Curry County Commissioner Court Boice’s proposed resolution to give a vote of no confidence to the U.S. Forest Service for its alleged mishandling of the Chetco Bar Fire received its own no vote in a regular commissioner meeting Wednesday.

The board eventually decided to bring the resolution to a Jan. 10 workshop to rewrite it to reflect the county’s willingness to work with the federal agency to change policy at the local level to prevent another catastrophic wildfire.

The fire was spotted July 12 burning in the Kalmiopsis Wilderness and by mid-October had burned 191,125 acres of forest, six homes and several outbuildings at a cost of $77 million.

Citizens and public officials agreed to keep pointed fingers to themselves for the duration of the event but many said they believe the forest service was negligent in not extinguishing the fire when it was less than a half-acre in size.

“The forest service is 0-3 on fires here,” Boice said. “The Chetco Bar Fire, the Silver, the Biscuit. One half of the Rogue River/Siskiyou National Forest has burned in the past 15 years.”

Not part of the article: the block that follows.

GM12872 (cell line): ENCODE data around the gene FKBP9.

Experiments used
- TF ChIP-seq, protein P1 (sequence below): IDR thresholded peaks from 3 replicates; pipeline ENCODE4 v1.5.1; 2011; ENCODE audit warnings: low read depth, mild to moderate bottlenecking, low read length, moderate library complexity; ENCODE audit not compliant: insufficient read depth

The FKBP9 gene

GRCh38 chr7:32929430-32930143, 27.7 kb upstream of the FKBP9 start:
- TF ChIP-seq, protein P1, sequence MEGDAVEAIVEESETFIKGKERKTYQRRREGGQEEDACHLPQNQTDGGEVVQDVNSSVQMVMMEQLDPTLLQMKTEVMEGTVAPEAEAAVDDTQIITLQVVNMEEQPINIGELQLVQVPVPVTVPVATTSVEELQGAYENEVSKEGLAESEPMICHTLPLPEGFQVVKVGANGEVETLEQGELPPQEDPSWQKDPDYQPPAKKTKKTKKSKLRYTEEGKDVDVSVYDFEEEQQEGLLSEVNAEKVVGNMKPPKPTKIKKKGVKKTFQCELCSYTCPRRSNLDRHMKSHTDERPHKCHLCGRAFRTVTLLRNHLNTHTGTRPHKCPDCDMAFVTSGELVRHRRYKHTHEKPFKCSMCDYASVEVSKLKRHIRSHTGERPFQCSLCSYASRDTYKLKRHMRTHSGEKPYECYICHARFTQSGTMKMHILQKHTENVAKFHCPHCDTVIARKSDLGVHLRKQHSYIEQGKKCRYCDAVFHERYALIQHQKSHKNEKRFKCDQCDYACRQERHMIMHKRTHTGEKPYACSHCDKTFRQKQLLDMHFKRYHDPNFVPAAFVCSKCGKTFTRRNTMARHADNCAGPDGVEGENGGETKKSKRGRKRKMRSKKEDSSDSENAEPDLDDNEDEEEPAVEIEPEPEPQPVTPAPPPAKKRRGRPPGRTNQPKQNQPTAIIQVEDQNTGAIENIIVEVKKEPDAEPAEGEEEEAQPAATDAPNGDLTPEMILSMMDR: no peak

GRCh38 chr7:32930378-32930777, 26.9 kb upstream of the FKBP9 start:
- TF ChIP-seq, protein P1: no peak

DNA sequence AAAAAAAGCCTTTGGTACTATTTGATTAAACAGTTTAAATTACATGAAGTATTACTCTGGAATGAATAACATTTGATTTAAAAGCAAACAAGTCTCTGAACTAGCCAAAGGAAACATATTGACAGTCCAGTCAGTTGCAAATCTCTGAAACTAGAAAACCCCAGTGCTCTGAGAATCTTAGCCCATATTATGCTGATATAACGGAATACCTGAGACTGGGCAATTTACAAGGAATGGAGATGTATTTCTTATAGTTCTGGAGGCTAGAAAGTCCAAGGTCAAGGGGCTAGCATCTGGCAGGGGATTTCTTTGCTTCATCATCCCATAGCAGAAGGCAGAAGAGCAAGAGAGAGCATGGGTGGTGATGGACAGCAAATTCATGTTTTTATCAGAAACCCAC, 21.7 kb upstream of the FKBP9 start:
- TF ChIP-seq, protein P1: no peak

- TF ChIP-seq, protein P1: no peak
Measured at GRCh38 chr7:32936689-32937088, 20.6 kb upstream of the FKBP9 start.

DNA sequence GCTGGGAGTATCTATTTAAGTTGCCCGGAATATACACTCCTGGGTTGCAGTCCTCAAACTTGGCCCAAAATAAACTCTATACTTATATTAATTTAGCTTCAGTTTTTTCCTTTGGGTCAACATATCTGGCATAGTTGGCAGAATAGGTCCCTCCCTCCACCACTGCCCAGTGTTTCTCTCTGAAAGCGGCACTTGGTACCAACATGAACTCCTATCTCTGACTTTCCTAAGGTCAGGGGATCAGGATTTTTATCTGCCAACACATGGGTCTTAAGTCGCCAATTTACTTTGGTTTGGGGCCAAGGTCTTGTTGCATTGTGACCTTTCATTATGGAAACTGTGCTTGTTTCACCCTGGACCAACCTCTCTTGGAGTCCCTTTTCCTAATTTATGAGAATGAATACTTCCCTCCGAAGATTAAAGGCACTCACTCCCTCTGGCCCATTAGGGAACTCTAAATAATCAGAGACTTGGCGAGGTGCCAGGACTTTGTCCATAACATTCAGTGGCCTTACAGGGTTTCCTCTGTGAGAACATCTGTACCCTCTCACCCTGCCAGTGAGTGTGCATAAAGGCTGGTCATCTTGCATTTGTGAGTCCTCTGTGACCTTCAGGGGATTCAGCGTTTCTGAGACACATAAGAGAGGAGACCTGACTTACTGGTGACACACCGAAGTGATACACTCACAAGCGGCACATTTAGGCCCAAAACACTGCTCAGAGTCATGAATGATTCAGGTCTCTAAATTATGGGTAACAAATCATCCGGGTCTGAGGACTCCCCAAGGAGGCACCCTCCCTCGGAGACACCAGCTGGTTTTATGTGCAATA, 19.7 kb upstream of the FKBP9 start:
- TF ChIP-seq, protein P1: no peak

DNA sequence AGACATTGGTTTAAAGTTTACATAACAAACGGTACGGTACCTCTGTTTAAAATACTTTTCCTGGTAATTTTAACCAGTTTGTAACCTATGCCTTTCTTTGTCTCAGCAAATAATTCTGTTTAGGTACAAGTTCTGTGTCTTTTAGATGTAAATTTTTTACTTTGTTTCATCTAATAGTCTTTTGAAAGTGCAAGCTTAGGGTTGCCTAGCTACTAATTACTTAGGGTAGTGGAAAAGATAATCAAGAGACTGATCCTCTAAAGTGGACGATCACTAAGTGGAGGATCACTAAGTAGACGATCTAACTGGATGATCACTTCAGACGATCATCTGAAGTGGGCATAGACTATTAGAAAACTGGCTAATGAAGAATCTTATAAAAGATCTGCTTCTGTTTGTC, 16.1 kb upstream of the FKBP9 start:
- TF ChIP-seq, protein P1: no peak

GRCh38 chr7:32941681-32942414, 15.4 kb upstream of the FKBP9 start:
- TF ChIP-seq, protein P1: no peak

No confidence

Boice’s resolution says unmanaged, overgrown brush in the forest increases the odds of a fire becoming extreme, and the forest service’s past management and initial fire attacks were to blame for Curry County’s three major wildfires in 15 years.

The document reads that continued mismanagement presents a threat to the health, safety, property and welfare of the county’s citizens and long-term damage to the environment, wildlife and ecosystems “can no long be tolerated.”

The resolution says the county has no confidence in the professional ability of the upper and middle management of the Forest Service’s regional districts — and even calls for the firing of all those responsible for the fire, including Gold Beach District Ranger Tina Lanier.